The kind-of Good, the very Bad, and the extremely Ugly


Any Minnesotan will tell you that getting a snowball to roll downhill isn’t as simple as the cartoons make it appear to be. Apparently nobody told the Minnesota Wild, because a dirty snowball growing and picking up speed seems to be the best image for the last few weeks.

Let’s talk about the good…

Pierre-Marc Bouchard is shooting more. Well, he was until he got injured.

Jared Spurgeon is playing decent D. Well, except for batting in a goal into his own net.

Dany Heatley is scoring late-in-the-game goals. Well, when he isn’t shooting high or wide along with the rest of the Wild.

Hmm, I’m detecting a pattern here.

The problems are many. No consistency in the forecheck (I can’t believe Colton Gillies had good things to say about the Wild’s forecheck against the Flames #drugtestnowplease), no challenge of opponents through the neutral zone, no coverage of the backdoor by anybody, and tired goaltenders (lack of D will do that). This is a team that looks beaten because they are being beaten. Snowball, downhill.

Yes, they have spent a majority of time over the last month on the road (with no end in sight until February). Yes, they’ve had more injuries and call ups than any other team in the NHL. Yes, they were in first place just one month ago.

Correcting this drifting ship isn’t going to be easy, and is going to give first-year head coach Mike Yeo a true challenge. There are some positive signs. Most of the top two lines are back to strength, with the glaring exception of Bouchard. Mikko Koivu and Casey Wellman have the ability to provide some sorely need offense, and Devin Setoguchi may actually be able to contribute yet this season as well.

If it seems like I’m being overly hard on the top line, it’s simply because they aren’t performing to potential. As a fan, I love having Koivu, Heatley, and Setoguchi on the Wild. Any of them have the skill to be formidable offensive players, but for some reason they just aren’t gelling come puck drop. They are shooting more, and that’s positive, but pucks are not finding twine, and there’s nothing positive about that.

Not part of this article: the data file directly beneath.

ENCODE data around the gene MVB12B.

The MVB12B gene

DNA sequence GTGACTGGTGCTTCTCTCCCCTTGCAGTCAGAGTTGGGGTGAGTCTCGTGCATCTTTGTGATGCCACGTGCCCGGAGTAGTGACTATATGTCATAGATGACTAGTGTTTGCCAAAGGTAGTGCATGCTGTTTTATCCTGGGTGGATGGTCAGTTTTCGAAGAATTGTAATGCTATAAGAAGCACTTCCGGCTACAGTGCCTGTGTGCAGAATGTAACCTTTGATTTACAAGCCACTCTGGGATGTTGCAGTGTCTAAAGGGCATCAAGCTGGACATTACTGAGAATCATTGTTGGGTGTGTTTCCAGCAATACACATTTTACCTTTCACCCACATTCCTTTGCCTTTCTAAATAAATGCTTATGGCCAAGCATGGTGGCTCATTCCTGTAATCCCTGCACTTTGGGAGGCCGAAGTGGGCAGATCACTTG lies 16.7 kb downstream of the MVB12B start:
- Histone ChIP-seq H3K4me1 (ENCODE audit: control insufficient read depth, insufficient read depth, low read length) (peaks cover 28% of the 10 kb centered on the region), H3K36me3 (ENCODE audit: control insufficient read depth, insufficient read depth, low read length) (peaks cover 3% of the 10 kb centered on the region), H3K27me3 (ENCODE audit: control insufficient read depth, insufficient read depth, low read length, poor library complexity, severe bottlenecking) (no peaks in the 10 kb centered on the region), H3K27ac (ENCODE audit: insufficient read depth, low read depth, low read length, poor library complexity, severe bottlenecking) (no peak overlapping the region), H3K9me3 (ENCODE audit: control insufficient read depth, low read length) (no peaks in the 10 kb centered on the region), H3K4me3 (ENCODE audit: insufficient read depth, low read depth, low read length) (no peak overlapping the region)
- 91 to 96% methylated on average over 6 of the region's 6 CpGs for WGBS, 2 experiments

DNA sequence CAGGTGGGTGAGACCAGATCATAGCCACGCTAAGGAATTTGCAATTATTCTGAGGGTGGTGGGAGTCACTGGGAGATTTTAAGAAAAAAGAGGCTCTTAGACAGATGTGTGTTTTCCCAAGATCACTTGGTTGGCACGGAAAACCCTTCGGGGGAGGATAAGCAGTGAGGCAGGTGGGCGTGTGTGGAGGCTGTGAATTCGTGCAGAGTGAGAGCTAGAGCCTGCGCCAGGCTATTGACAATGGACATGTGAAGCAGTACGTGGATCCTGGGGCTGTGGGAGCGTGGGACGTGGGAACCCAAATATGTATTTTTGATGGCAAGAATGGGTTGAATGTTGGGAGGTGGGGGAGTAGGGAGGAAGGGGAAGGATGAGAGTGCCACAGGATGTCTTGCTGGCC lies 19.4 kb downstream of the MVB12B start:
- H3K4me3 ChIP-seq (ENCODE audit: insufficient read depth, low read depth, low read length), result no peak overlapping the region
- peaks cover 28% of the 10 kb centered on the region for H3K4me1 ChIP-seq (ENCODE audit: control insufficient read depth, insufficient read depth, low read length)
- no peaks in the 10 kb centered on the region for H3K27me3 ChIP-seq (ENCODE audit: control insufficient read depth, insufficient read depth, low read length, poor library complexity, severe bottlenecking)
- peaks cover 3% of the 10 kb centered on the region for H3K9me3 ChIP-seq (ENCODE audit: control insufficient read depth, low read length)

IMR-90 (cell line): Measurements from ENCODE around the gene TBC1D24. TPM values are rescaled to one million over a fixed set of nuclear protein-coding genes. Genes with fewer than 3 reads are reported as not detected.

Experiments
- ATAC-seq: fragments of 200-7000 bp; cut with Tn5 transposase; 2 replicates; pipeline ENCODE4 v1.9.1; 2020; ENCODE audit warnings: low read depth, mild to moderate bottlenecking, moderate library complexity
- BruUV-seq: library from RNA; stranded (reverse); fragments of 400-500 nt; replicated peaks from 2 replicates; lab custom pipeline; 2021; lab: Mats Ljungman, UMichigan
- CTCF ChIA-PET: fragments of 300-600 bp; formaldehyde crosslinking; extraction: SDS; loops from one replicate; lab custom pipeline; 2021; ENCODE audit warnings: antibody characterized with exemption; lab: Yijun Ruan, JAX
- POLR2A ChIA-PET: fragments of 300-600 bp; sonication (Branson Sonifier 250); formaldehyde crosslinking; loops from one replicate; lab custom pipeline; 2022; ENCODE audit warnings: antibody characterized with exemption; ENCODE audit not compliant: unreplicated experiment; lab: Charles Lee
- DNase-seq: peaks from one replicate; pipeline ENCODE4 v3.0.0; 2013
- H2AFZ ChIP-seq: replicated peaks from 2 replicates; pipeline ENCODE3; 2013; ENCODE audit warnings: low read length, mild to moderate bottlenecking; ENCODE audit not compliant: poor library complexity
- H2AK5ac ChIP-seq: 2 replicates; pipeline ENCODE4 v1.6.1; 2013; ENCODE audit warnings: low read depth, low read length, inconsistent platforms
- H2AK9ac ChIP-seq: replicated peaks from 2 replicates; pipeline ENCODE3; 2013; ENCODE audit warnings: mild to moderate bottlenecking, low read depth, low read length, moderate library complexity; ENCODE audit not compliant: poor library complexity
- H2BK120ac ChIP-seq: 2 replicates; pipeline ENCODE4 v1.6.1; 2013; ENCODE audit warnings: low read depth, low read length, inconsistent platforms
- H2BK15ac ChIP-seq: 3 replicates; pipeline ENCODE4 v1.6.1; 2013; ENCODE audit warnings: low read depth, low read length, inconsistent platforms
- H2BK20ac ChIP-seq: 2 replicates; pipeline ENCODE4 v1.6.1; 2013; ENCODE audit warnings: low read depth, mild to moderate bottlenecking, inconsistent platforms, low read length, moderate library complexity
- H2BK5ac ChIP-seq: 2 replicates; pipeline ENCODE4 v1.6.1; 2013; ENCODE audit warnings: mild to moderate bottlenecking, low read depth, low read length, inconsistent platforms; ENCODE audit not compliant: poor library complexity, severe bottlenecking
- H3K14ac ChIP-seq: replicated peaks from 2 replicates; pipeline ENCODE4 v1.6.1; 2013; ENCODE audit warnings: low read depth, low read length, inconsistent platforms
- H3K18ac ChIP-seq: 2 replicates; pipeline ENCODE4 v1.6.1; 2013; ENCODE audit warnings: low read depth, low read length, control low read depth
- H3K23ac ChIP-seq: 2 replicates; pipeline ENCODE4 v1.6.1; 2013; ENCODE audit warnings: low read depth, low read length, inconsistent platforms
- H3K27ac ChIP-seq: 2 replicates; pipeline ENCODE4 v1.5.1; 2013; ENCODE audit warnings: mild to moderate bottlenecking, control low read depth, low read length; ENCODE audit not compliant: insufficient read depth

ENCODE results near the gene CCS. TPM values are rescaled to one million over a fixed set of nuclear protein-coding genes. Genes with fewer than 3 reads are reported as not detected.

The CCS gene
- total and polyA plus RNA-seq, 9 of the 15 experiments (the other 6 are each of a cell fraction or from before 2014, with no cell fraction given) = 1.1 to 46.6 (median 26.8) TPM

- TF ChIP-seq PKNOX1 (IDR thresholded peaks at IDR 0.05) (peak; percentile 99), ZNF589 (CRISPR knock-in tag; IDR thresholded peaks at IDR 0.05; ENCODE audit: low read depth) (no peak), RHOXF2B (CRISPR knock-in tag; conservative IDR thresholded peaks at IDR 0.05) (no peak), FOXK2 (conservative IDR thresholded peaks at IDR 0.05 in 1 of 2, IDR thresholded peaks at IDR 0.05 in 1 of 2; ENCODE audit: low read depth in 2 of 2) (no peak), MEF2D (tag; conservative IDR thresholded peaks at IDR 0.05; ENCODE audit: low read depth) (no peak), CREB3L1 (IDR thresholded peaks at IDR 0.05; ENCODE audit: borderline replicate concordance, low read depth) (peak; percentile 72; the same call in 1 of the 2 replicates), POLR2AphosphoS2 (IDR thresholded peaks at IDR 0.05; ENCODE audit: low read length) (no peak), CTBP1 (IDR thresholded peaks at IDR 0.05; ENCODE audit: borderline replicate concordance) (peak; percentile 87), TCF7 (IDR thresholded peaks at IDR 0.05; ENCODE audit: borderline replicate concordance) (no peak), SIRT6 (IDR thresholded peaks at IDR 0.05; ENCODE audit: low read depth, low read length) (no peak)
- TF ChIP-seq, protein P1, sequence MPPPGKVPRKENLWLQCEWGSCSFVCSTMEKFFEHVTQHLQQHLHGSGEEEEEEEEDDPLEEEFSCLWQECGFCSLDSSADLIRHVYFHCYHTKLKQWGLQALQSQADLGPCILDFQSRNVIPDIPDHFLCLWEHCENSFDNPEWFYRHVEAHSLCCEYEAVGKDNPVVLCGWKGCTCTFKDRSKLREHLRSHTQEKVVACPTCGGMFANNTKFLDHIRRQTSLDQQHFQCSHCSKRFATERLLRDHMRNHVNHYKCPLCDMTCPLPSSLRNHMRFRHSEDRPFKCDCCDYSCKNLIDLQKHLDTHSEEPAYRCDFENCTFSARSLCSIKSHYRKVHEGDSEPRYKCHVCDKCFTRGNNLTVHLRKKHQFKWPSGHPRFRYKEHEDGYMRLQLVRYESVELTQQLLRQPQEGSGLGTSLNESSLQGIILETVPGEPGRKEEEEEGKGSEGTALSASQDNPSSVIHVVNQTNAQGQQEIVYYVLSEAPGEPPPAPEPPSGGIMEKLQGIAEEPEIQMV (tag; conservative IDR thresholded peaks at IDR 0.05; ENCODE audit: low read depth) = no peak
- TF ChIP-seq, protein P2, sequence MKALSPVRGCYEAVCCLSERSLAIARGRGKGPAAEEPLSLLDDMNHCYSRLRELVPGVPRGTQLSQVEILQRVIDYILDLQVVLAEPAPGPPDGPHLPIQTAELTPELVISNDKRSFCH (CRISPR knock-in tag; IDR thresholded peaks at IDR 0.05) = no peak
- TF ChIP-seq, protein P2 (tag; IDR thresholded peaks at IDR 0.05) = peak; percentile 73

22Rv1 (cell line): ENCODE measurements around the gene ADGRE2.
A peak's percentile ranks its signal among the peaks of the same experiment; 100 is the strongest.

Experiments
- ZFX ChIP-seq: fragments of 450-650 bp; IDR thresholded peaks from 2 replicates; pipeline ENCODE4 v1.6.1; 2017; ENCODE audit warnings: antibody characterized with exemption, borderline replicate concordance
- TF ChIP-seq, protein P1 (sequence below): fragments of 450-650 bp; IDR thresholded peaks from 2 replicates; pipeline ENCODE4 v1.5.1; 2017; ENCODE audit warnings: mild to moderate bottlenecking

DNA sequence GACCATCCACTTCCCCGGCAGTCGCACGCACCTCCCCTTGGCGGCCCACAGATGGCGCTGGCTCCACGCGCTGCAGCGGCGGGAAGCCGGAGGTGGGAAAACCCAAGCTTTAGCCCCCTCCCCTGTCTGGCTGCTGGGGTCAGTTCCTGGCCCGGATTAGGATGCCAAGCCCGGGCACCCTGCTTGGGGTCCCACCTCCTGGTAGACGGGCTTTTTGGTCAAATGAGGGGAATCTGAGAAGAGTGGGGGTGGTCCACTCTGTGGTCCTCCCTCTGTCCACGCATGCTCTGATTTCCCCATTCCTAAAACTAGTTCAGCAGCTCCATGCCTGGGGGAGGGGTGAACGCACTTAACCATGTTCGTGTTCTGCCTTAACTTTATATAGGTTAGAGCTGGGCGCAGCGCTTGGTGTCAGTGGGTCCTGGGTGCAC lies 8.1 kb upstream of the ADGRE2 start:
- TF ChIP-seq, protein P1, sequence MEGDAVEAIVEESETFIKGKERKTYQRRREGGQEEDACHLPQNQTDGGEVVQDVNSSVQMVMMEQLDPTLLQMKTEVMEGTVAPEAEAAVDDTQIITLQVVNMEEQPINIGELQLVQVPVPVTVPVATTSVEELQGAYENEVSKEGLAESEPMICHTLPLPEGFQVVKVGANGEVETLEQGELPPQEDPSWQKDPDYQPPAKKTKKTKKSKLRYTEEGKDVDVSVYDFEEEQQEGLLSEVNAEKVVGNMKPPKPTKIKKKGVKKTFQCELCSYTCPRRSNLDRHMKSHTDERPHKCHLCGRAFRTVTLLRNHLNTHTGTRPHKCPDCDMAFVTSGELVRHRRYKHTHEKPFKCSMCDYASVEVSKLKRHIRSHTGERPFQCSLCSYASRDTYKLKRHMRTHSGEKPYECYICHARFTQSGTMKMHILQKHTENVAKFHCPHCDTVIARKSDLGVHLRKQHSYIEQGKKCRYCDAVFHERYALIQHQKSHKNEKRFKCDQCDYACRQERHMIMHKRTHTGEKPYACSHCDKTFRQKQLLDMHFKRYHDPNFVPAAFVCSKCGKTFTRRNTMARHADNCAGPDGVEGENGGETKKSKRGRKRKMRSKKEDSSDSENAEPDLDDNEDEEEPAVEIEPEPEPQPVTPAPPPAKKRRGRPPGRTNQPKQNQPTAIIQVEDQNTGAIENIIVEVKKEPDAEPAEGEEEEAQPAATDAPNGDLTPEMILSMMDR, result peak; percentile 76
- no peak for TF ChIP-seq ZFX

Marco Scandella has finally been sent down. His horrible performance over this last stretch had to end with a consequence, and sending him back down was the right move. He’s young, he’ll get over it. He needs to get his confidence back, because he’s playing like a scared puppy right now. Someone should check the ice for a puddle.

Greg Zanon and Marek Zidlicky are trade bait. The Wild are D heavy and have three excellent net minders. Backstrom can’t be moved, and Hackett is the logical next #1…which leaves Josh Harding. As much as I like Harding in a Wild sweater, I would not be surprised to see a trade offered containing Hards and one of the Z(zzzzz) defenders.  I’d offer Zids, myself. He can’t shoot or keep the puck in the zone lately. Anaheim is rumored to be shopping a top forward…might be time to go west, young man.

Yes, there are some good things. Spurgeon is playing well overall. I’m happy, I like rooting for the kid. Koivu is trying to get the team motivated, and he’s got arguably the best puck handling right now with the possible exception of Bouchard. Clutterbuck is skating all over the ice trying to wear opponents down through hit after hit. The problem is that all of these guys need support and they aren’t getting it.

With a nasty stretch looming against the Sharks, Blues, Blackhawks, Maple Leafs, and Flyers, the Wild need to find their game. It’s there, it existed just a few weeks ago, but right now it’s more lost than a little old lady on France Avenue. If you aren’t from the Twin Cities, trust me, that’s very, very lost.

Because I promised my thoughts on realignment and don’t want to disappoint, I’ll be brief and to the point. I think Donald Fehr is using the threat of stopping realignment as a bargaining chip for the upcoming CBA negotiations, I think the league is bluffing on not being able to write the schedule without approval at this point, and I think we’re in for a nasty summer unless the players come to their senses and fire Fehr. How’s that for direct?